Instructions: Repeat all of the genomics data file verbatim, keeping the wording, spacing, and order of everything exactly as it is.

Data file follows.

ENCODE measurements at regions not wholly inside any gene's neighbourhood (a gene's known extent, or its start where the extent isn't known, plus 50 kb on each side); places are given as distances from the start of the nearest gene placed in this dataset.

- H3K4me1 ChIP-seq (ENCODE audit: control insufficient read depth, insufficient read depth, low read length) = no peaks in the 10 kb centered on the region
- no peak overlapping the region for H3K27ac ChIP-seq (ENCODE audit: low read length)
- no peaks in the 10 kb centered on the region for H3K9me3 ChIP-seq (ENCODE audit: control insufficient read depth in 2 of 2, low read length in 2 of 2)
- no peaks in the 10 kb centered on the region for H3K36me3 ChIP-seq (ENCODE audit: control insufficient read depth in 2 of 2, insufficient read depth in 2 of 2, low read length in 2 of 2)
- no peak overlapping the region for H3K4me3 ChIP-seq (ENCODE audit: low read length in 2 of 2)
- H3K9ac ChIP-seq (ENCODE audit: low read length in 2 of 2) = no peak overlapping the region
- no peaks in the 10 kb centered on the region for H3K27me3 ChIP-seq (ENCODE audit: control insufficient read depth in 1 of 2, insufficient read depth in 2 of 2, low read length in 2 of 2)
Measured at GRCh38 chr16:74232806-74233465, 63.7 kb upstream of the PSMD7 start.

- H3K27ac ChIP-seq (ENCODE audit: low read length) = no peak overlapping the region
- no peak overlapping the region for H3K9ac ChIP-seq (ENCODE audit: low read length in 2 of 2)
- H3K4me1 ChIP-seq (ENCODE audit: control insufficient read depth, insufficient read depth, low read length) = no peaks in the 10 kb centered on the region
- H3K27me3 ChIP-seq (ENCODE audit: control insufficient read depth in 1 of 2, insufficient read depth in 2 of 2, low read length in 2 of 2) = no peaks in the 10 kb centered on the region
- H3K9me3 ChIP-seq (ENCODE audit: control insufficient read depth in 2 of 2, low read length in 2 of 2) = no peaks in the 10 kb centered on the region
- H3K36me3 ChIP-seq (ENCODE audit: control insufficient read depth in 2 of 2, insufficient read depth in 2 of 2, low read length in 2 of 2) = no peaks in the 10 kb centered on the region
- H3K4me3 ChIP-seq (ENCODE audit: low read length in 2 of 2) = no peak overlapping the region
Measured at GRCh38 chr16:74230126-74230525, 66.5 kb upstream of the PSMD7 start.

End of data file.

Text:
ENCODE measurements at regions not wholly inside any gene's neighbourhood (a gene's known extent, or its start where the extent isn't known, plus 50 kb on each side); places are given as distances from the start of the nearest gene placed in this dataset.

- H3K4me1 ChIP-seq (ENCODE audit: control insufficient read depth, insufficient read depth, low read length) = no peaks in the 10 kb centered on the region
- no peak overlapping the region for H3K27ac ChIP-seq (ENCODE audit: low read length)
- no peaks in the 10 kb centered on the region for H3K9me3 ChIP-seq (ENCODE audit: control insufficient read depth in 2 of 2, low read length in 2 of 2)
- no peaks in the 10 kb centered on the region for H3K36me3 ChIP-seq (ENCODE audit: control insufficient read depth in 2 of 2, insufficient read depth in 2 of 2, low read length in 2 of 2)
- no peak overlapping the region for H3K4me3 ChIP-seq (ENCODE audit: low read length in 2 of 2)
- H3K9ac ChIP-seq (ENCODE audit: low read length in 2 of 2) = no peak overlapping the region
- no peaks in the 10 kb centered on the region for H3K27me3 ChIP-seq (ENCODE audit: control insufficient read depth in 1 of 2, insufficient read depth in 2 of 2, low read length in 2 of 2)
Measured at GRCh38 chr16:74232806-74233465, 63.7 kb upstream of the PSMD7 start.

- H3K27ac ChIP-seq (ENCODE audit: low read length) = no peak overlapping the region
- no peak overlapping the region for H3K9ac ChIP-seq (ENCODE audit: low read length in 2 of 2)
- H3K4me1 ChIP-seq (ENCODE audit: control insufficient read depth, insufficient read depth, low read length) = no peaks in the 10 kb centered on the region
- H3K27me3 ChIP-seq (ENCODE audit: control insufficient read depth in 1 of 2, insufficient read depth in 2 of 2, low read length in 2 of 2) = no peaks in the 10 kb centered on the region
- H3K9me3 ChIP-seq (ENCODE audit: control insufficient read depth in 2 of 2, low read length in 2 of 2) = no peaks in the 10 kb centered on the region
- H3K36me3 ChIP-seq (ENCODE audit: control insufficient read depth in 2 of 2, insufficient read depth in 2 of 2, low read length in 2 of 2) = no peaks in the 10 kb centered on the region
- H3K4me3 ChIP-seq (ENCODE audit: low read length in 2 of 2) = no peak overlapping the region
Measured at GRCh38 chr16:74230126-74230525, 66.5 kb upstream of the PSMD7 start.